... ermal conductance (mean in calm air: 1.67 W/m 2 C) at various wind speeds on middorsal fur samples from 3 subadult males. No fur depth provided; assuming fur depth was between 30 mm and 50 mm, this would be a calm air thermal conductivity of 0.05 to 0.08 W/mC. Conductance increased linearly (7% for every 1 m/s increase) for wind speeds up to 7 m/s. [53]: Thermal conductivity (mean:,0.05 W/mC) as measured on 6 winter polar bear pelt samples in windless conditions. [54]: Summer head, neck, and leg measurements are our estimations doi:10.1371/journal.pone.0072863.t002 the coastal plain) and allowing bears to seek shade (to simulate inland bears with access to tree shade). ...
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In this study we tested the ability of a mechanistic model (Niche Mapper™) to accurately model adult, non-denning polar bear (Ursus maritimus) energetics while fasting during the ice-free season in the western Hudson Bay. The model uses a steady state heat balance approach, which calculates the metabolic rate that will allow an animal to maintain its core temperature in its particular microclimate conditions. Predicted weight loss for a 120 day fast typical of the 1990s was comparable to empirical studies of the population, and the model was able to reach a heat balance at the target metabolic rate for the entire fast, supporting use of the model to explore the impacts of climate change on polar bears. Niche Mapper predicted that all but the poorest condition bears would survive a 120 day fast under current climate conditions. When the fast extended to 180 days, Niche Mapper predicted mortality of up to 18% for males. Our results illustrate how environmental conditions, variation in animal properties, and thermoregulation processes may impact survival during extended fasts because polar bears were predicted to require additional energetic expenditure for thermoregulation during a 180 day fast. A uniform 3°C temperature increase reduced male mortality during a 180 day fast from 18% to 15%. Niche Mapper explicitly links an animal's energetics to environmental conditions and thus can be a valuable tool to help inform predictions of climate-related population changes. Since Niche Mapper is a generic model, it can make energetic predictions for other species threatened by climate change.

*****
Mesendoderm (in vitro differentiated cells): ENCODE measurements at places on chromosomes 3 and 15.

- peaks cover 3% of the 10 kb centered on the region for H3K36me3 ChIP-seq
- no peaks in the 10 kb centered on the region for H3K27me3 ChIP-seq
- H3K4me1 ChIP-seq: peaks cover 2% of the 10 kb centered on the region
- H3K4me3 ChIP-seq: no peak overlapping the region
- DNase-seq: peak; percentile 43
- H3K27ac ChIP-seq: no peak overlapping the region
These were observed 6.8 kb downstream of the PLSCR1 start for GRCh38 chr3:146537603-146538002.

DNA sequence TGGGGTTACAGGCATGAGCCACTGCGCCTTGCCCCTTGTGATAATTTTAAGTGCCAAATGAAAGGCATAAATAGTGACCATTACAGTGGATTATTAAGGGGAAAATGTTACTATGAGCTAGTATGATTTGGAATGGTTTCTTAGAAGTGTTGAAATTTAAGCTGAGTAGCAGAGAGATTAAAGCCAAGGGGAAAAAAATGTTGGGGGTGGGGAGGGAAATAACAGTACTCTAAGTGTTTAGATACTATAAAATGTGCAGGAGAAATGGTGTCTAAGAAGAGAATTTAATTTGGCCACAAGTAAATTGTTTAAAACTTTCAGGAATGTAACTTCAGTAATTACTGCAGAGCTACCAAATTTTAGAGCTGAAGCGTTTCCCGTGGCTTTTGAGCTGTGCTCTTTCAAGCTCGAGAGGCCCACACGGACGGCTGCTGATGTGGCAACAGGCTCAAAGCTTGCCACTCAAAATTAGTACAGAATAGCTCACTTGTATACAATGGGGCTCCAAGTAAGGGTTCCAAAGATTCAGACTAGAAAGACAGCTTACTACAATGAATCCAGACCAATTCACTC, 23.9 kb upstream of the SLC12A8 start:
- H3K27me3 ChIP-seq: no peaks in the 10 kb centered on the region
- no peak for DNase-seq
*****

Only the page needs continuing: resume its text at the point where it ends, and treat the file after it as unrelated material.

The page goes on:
... +Callaghan, 1980) and they are important for the hardening of plants (Sakai and Larcher, 1987 ). The content of carbohydrates is also closely related to the degree of frost hardiness of tissues (Kaurin et al., 1981Kaurin et al., , 1982). Relating vegetation patterns to the depth and duration of I the snow cover alone may be misleading. ...
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In extreme arctic environments, selection forces driving evolution are mainly of the phsyical environment and plant interactions are positive. Elsewhere, biotic factors, such as herbivory, are important and plant interactions become negative through competition. Low winter temperatures rarely affect arctic plants, but snow depth and duration influence species distributions. Deep and persistent snow deforms plants and limits the period of resource acquisition. Cryptogams are common in such snow beds. Little or no snow cover exposes plants to abrasion by wind-blown particles and desiccation. In such fell-field sites, deciduous species and xerophytes, such as evergreen cushion plants, are common. Arctic summers are short and developmental processes are extended beyond one growing season, with perennials predominating. Cushion plants efficiently increase their temperatures above ambient, while evergreen and deciduous ericaceous dwarf shrubs exist and have complementary strategies for intercepting radiation in a low canopy. Tundra soils are generally infertile and may be disturbed by freeze/thaw cycles. Nutrients are conserved by recycling within shoots and between ramets within clones. Vegetative proliferation enhances the survival of young ramets, while physiological integration between ramets enables young ramets to forage across patchy environments. Periodic infestations of moth caterpillars defoliate large areas of mountain birch Betula pubescens tortuosa and stimulate increases in populations of their predators. Periodic population peaks of small rodents graze or kill much vegetation and they may moderate the dynamic structure of plant communities, as the plant species have different abilities to regenerate. -from Authors
... Temperate and arctic mammals prepare for winter by increasing their lipid stores (Young 1976) and (or) the insulative value of their pelage (Scholander et al. 1950;Hart 1956;Ling 1970). However, lipid deposition and molting both require an increase in energy intake and may be adversely affected by a lack of available food (Ling 1970). ...